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What to Look for in a Family Car

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author photo by Jaime Grimes February 2009

Whether you're on your way to soccer practice, cheerleading tryouts or a family vacation, there's no doubt you and yours spend a lot of time on the road.

Make sure your family travels safely and comfortably by choosing the right car. Family vehicle body styles include minivans, sport utility vehicles (SUVs), wagons or mid- to large-sized sedans, but there's much more to consider when you choose the best car to fit your family's needs. You should also note safety, reliability, handling, economy and personal preferences — such as size of the cargo area, ease of car seat installation and possibly a few nifty extras — for each type.

Sport Utility Vehicles
SUVs seem to be the "hip" mom choice in recent years. These trendy vehicles are attractive, roomy, sturdy, powerful and responsive. If your family needs involve towing, the heavy frames and tough engineering of SUVs make hauling trailers, recreational vehicles or even other cars a breeze. SUVs often sit up higher, an ideal feature for shorter drivers and improved all-around visibility. Plus, SUVs are often equipped with four-wheel or all-wheel drive to handle a multitude of terrains.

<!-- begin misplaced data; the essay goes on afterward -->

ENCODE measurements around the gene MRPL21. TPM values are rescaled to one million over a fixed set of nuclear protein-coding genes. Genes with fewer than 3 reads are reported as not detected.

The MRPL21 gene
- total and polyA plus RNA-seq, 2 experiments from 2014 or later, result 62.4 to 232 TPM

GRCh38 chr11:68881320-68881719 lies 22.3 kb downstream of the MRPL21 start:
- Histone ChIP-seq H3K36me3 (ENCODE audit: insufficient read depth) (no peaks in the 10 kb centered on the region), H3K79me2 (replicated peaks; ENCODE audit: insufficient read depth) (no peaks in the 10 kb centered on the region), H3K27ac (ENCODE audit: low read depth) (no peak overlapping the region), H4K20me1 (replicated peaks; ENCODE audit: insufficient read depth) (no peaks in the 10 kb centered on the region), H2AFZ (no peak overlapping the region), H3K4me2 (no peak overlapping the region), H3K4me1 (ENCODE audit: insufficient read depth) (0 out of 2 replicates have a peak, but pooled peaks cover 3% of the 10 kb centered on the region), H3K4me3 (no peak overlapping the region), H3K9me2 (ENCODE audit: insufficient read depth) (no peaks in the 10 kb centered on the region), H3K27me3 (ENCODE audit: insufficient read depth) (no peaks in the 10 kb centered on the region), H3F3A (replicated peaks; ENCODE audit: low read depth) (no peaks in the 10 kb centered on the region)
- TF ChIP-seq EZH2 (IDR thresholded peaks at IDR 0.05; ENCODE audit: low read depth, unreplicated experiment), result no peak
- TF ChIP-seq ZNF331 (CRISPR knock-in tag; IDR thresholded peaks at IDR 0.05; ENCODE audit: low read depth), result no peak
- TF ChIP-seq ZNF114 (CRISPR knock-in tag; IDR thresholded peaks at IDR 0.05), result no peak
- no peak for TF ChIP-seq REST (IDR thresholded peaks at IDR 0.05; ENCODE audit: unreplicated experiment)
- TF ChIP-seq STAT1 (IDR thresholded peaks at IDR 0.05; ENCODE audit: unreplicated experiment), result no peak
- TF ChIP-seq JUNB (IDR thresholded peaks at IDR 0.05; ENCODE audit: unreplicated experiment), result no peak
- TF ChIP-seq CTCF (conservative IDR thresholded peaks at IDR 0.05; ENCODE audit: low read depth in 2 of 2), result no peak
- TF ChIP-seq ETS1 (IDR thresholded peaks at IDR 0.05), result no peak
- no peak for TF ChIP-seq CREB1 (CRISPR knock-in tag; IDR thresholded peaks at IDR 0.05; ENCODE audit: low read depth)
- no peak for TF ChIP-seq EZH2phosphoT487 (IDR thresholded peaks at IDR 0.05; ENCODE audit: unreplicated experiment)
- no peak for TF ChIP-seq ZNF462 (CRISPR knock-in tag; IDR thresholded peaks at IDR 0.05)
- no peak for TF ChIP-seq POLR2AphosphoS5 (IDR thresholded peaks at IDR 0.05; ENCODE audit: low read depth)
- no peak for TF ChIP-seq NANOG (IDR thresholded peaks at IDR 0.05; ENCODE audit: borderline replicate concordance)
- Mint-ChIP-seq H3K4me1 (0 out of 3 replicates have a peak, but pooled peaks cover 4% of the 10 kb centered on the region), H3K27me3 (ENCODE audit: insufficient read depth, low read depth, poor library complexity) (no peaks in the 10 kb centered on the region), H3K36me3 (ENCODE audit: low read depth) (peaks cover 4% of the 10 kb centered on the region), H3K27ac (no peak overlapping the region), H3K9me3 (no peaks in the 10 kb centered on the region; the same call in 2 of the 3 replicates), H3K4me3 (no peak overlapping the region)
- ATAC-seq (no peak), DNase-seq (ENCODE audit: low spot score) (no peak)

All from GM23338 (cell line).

SUVs are usually equipped with family-friendly bonuses, such as rear-seat DVD players, enough cup holders for your entire family, rear air conditioning and rear headphone jacks. Discover the latest vehicle trends in our Trend Watch lifestyle center.

However, SUVs can be gas guzzlers. They're also more prone to rollovers, and may be difficult for little ones to get in and out of. And when it comes to cargo, even grown-ups may have trouble loading groceries and other necessities into some SUVs because of high thresholds.

While they're strong, SUVs also may not be the safest transportation option for your family. Behind minivans, SUVs are the second most popular way to transport children, yet are twice as deadly for children as minivans, since that aforementioned heavier body weight makes them more prone to rollovers.

If you're going to choose an SUV for your family car, look for responsive, mid-size SUVs with excellent crash test ratings, or consider a crossover, which combines the safety of minivans with the sleek features of a traditional SUV. Compare SUVs and crossovers side by side on AutoTrader.com.

If budget allows, add a third-row seat for extra space — many late-model SUVs have that option.

When they first appeared on the scene and before SUVs took the stage, minivans were the ultimate family vehicle choice, giving families an excellent alternative to station wagons in terms of expanded seating and storage.

But as the exterior attractiveness of SUVs became more popular, the once-appealing minivans were all but abandoned. In fact, several U.S. auto makers have discontinued their minivan lines in recent years. However, minivans are poised to make a comeback as vehicle designers attempt to combine the "cool" factor of SUVs with the safety and convenience features of minivans.

What makes minivans worth revisiting? For starters, they're relatively safe. Because they have a lower center of gravity than SUVs, minivans are less likely to roll over in a crash. If a minivan is involved in a crash, built-in crumple zones help to absorb the impact and protect passengers.